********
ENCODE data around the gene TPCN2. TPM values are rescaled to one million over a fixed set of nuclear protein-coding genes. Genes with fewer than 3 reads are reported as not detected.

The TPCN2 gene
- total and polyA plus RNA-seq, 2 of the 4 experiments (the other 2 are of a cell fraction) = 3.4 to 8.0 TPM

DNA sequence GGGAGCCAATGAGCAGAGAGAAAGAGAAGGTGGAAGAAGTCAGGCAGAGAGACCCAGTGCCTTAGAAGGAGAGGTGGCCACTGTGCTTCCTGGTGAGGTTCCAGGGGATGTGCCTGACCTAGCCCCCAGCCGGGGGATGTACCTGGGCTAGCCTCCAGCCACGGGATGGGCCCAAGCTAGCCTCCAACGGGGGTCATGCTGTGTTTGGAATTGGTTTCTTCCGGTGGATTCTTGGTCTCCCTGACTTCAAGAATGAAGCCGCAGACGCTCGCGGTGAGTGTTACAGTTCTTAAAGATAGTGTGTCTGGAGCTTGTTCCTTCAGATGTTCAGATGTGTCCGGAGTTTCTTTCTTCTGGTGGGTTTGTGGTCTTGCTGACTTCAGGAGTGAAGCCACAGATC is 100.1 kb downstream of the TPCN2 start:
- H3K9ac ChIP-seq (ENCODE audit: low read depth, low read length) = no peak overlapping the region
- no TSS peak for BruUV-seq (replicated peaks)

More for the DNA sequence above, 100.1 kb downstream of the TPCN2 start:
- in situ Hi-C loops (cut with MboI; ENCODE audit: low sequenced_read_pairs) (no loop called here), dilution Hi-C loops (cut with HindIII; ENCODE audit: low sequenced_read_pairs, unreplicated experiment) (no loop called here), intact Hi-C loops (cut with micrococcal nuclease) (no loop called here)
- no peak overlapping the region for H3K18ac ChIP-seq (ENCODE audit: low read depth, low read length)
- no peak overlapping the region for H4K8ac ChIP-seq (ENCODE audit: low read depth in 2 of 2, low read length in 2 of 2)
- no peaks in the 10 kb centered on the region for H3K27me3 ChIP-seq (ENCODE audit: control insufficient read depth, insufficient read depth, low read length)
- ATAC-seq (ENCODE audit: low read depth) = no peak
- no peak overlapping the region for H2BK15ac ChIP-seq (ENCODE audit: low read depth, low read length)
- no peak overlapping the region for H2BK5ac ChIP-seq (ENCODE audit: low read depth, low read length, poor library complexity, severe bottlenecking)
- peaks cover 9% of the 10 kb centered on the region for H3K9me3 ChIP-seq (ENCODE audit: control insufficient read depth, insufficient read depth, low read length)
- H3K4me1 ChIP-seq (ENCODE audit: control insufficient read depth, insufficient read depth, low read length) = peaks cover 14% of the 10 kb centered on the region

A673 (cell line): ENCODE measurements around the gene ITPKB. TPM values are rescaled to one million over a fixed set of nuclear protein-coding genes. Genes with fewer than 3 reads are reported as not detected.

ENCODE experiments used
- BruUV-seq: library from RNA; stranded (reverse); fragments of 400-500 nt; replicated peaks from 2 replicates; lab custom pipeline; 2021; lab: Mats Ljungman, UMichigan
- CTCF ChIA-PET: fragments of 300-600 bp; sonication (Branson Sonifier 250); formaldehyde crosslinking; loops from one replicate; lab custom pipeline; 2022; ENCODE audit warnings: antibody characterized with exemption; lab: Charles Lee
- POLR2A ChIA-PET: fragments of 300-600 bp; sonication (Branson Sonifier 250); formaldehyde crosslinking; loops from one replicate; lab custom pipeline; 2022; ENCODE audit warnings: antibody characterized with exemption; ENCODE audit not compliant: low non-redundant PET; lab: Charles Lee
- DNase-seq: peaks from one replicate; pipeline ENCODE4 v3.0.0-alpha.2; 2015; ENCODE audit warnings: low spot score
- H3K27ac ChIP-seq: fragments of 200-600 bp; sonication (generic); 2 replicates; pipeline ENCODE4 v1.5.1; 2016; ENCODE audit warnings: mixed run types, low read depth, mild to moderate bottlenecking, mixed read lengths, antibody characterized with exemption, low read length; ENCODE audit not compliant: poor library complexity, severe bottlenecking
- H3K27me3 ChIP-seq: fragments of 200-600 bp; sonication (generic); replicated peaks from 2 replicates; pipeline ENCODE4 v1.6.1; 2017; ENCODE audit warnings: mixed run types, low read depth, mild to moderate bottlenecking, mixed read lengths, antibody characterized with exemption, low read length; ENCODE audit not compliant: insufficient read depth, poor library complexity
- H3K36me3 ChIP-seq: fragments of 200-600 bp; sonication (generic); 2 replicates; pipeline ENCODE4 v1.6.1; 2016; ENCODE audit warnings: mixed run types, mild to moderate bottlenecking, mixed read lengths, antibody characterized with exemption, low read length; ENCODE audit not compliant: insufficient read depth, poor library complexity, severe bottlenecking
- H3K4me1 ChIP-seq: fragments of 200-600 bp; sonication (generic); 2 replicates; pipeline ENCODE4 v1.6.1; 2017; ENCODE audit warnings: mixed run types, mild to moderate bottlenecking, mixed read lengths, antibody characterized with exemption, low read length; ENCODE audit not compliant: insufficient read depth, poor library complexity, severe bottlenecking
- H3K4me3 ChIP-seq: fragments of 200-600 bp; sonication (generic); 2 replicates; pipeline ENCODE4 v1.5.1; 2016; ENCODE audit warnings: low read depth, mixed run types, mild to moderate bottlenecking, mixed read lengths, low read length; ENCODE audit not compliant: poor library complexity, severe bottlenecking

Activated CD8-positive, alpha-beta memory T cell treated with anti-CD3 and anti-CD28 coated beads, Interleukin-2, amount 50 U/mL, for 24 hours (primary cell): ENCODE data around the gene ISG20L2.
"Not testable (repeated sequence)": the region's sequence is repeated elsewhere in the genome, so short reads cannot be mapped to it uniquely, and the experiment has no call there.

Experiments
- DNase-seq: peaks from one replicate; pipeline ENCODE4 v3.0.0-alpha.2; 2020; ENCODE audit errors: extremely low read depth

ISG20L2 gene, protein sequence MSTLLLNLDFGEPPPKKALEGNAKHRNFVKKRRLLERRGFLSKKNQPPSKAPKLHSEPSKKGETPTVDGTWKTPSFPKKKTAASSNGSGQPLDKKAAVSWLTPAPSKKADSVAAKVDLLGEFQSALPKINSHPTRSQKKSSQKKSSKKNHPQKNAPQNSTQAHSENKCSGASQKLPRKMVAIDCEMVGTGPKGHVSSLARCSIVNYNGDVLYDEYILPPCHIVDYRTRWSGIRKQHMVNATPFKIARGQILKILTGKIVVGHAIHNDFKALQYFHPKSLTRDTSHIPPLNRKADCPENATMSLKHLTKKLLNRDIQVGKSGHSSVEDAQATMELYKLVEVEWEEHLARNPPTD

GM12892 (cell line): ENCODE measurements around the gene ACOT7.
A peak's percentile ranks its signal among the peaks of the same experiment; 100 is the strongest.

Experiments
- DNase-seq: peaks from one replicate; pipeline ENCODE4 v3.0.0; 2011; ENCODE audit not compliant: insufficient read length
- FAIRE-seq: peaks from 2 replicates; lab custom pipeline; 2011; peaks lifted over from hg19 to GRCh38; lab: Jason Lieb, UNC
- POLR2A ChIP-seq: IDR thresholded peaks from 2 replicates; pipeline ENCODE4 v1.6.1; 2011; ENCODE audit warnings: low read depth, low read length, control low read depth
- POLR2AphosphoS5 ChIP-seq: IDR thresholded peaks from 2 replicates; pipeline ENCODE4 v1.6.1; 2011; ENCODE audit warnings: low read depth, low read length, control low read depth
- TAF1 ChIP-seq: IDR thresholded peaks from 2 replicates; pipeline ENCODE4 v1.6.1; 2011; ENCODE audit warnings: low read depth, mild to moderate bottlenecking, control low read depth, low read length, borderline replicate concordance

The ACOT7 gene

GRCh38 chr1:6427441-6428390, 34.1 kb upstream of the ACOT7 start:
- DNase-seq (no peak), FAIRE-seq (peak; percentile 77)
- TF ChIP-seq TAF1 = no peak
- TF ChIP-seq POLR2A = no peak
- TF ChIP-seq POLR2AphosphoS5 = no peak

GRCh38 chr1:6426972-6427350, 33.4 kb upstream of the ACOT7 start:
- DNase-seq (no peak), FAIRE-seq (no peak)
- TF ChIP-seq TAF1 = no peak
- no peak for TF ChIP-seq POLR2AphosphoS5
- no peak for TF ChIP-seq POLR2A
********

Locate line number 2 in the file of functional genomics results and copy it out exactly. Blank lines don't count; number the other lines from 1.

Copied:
The TPCN2 gene